If you then try to sort, you only sort the current page.


Why???? I certainly would never do that. Why would you want to do that??? (Or is Imar specifically talking about the techniques used in the links he posted? That is, that's a limitation of the code he shows?)

If you want to implement completely dynamic sorting, then every time the sort is changed, you *need* to go back and re-sort the *entire* set of records.

Now, if that set of records is small enough, then the right thing to do is sort them in the browser, without ever going back to the server. Yes, even if the set of records is paged.

To give an example: 100 records, shown via 10 records per page. Absolutely no reason not to do all paging *AND* all sorting completely in the browser, completely in JavaScript. Takes the load off the server. And it's really not hard to do. I thought I had a demo of that, but all I have is a demo of sorting, no paging. Still, take a peek here:
http://www.clearviewdesign.com/clear...bie/demos.html
and especially here:
http://www.clearviewdesign.com/Newbi...TableDemo.html
(You can tell by the dates used that this is a pretty old demo. It's ASP, not ASP.NET, but would be easy to convert to ASP.NET. You could either do it brute force, starting from a DataReader, or by creating a custom component.)

If you do *NOT* opt to go the all-browser route, then I don't understand why you would *NOT* choose to go the all Stored Procedure route. After all, when the user calls for a change of Sort, you really have no choice but to re-order *ALL* the records and then start over again with Page 1 of the re-ordered set. (With only a little more difficulty, you *COULD* allow the user to designate a "current record" and then re-order and then find the page contaiing the "current record" within the new pages. But I don't even know if I've ever seen a site that bothered to do that, and I am doubtful that it's worth the effort.)

Anyway, given that you will go back to Page 1 of the re-ordered set, who cares what the prior set of records was? Why retain them, at all?

I think you will find that the really "big guys" in this business (e.g., the Amazon.com's and EBay's of the world) do it this way. They don't even *attempt* to keep any sort of per-user "state" of recordsets (data tables, whatever). Instead, they just let the DB find the next set of appropriate data, however it is requested.
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Old July 27th, 2008, 11:58 PM
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I understood exactly what Imar was saying. In fact, Imar and Pedant are both saying the same exact thing -- you should both sort and page on the database server. Forget about doing both sorting and paging at the same time in the ObjectDataSource.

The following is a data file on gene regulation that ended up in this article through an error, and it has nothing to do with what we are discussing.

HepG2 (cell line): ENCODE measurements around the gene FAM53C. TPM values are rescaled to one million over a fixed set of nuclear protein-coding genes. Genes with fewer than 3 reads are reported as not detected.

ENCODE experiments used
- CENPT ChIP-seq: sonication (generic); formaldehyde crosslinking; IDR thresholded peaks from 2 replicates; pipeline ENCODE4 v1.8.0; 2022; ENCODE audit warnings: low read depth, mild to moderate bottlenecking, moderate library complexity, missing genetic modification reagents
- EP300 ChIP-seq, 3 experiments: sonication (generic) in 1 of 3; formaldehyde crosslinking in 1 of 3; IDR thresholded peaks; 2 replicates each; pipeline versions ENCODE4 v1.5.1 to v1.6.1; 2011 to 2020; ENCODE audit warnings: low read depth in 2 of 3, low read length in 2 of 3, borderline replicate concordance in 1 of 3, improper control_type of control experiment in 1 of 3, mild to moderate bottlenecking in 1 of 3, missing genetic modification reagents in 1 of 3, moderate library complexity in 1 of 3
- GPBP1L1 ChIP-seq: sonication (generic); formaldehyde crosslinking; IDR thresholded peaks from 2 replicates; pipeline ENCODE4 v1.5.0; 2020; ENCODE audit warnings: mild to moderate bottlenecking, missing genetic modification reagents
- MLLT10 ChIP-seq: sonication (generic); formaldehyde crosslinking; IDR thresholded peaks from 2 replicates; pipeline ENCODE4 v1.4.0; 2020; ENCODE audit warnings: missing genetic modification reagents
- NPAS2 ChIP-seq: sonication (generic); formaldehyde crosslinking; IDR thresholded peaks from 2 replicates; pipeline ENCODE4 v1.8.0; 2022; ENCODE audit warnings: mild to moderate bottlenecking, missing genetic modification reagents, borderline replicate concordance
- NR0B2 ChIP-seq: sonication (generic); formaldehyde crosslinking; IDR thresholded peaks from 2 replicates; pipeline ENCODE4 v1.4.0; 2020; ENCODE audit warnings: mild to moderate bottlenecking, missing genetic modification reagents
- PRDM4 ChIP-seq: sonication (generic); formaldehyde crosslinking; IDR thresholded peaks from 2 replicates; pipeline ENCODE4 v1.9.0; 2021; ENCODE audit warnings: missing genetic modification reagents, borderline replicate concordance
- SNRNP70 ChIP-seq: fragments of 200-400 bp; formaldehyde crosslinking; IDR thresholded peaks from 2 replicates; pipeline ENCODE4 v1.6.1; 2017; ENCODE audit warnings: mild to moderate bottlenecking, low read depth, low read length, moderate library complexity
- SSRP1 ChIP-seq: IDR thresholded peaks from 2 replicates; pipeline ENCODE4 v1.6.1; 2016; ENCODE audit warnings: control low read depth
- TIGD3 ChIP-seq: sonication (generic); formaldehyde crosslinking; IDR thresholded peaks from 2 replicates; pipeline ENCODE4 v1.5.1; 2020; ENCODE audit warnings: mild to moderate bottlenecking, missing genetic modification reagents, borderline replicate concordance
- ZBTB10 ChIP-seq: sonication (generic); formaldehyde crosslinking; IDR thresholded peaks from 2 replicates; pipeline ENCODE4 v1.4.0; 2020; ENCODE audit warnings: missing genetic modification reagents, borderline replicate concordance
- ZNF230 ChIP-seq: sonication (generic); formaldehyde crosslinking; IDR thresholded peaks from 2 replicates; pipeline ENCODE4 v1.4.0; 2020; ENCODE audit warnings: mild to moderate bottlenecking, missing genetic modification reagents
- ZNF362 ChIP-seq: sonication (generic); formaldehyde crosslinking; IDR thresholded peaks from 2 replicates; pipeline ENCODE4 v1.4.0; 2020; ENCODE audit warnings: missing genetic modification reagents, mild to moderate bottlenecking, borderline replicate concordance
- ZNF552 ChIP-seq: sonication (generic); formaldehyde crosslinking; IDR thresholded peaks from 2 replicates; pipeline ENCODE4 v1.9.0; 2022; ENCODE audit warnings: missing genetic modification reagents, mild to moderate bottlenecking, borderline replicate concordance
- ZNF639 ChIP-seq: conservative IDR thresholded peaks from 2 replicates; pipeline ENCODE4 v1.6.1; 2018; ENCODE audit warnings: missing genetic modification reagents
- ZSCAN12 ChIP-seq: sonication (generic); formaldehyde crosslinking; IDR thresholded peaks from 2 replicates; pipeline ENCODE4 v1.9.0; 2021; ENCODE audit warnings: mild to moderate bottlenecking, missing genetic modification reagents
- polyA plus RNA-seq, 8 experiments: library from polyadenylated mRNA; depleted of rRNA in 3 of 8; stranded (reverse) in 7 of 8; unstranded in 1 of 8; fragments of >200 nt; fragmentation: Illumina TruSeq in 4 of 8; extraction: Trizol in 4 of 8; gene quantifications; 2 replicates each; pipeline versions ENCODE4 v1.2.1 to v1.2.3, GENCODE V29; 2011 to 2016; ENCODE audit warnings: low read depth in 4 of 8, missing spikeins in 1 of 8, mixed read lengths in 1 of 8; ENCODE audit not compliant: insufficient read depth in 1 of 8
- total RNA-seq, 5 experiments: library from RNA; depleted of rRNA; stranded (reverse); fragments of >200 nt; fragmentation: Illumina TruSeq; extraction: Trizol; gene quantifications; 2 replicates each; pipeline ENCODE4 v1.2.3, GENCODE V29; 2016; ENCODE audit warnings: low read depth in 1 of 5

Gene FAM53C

Write SQL that implements a dynamic query for sorting. Then write a SPROC that grabs a page of records, based on the ObjectDataSource's startRowIndex and maximumRows (converting startRowIndex to page index, as I pointed out before.)

Whenever the sort changes, rerun the dynamic query, then grab a new page of records STARTING AT THE FIRST RECORD, then rebind the Gridview.

Say, for example, the client Gridview is showing Customer names (Name) and the amount of stuff they've purchased (Purchases). You have the GridView sorted by Name. The client pages, pages, pages through the records. Then, the client clicks on the row heading to sort by Purchases. The GridView rebinds and starts showing the FIRST page of records of this sort. The lowest purchase is right on top, without regard to where the client was when the GridView was re-sorted.

Make sense?

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Old July 28th, 2008, 12:52 AM
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Quote:
quote:Why???? I certainly would never do that. Why would you want to do that??? (Or is Imar specifically talking about the techniques used in the links he posted? That is, that's a limitation of the code he shows?)
It's not a limitation of my code, but of the concept. Consider this data:

A 1
A 2
A 3
B 1
B 2
B 3

Let's say the default sort order for the stored procedure is on the first column (if you don't sort at all it'll be in an unpredictable order which would work fine for this example as well). Now, let's say my page size is 3 and I want the first page. What I get is this:

A 1
A 2
A 3

If I then sort descending on the second column (and stay on the first page in the GridView) at the client or in ASP.NET, what I then get is this: